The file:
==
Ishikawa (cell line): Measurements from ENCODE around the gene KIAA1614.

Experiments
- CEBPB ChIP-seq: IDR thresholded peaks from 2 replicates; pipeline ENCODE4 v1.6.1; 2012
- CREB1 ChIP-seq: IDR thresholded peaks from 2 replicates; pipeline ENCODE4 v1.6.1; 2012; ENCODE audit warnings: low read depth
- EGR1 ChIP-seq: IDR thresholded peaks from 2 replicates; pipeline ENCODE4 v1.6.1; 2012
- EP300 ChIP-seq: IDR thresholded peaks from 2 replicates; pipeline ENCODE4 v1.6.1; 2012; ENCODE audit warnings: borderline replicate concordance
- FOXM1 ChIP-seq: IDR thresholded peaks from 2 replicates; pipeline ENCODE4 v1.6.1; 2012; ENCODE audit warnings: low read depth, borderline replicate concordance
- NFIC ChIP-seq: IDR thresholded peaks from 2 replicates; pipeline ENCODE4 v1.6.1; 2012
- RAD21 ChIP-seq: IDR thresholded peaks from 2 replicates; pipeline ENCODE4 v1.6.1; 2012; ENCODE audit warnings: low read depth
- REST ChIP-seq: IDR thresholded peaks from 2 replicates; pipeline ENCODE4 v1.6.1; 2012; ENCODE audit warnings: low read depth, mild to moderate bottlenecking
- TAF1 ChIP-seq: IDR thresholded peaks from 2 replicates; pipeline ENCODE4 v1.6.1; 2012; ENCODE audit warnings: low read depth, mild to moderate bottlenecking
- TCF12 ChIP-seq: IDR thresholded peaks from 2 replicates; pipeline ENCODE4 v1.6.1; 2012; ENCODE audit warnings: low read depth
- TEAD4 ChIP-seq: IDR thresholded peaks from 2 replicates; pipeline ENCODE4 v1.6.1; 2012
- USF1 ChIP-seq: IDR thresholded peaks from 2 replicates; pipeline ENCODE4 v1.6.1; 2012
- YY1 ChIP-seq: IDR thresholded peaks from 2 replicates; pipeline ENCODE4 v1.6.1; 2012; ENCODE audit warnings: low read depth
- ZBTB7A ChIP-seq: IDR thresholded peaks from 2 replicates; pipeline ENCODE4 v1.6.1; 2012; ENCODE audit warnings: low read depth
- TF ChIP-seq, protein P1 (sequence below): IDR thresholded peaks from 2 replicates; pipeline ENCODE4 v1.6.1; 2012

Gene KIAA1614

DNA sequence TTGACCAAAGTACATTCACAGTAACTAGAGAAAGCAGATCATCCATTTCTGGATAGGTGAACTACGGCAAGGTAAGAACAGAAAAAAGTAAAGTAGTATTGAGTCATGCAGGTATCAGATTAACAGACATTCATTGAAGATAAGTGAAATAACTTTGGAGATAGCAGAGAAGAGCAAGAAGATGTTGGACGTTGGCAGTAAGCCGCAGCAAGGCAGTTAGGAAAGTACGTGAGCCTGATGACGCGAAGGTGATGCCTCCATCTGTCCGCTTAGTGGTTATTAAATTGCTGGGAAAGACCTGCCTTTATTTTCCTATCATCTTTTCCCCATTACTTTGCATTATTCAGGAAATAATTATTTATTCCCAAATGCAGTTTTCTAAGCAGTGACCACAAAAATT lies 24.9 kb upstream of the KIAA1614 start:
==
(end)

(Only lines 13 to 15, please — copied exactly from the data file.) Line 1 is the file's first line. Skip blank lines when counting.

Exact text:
- TEAD4 ChIP-seq: IDR thresholded peaks from 2 replicates; pipeline ENCODE4 v1.6.1; 2012
- USF1 ChIP-seq: IDR thresholded peaks from 2 replicates; pipeline ENCODE4 v1.6.1; 2012
- YY1 ChIP-seq: IDR thresholded peaks from 2 replicates; pipeline ENCODE4 v1.6.1; 2012; ENCODE audit warnings: low read depth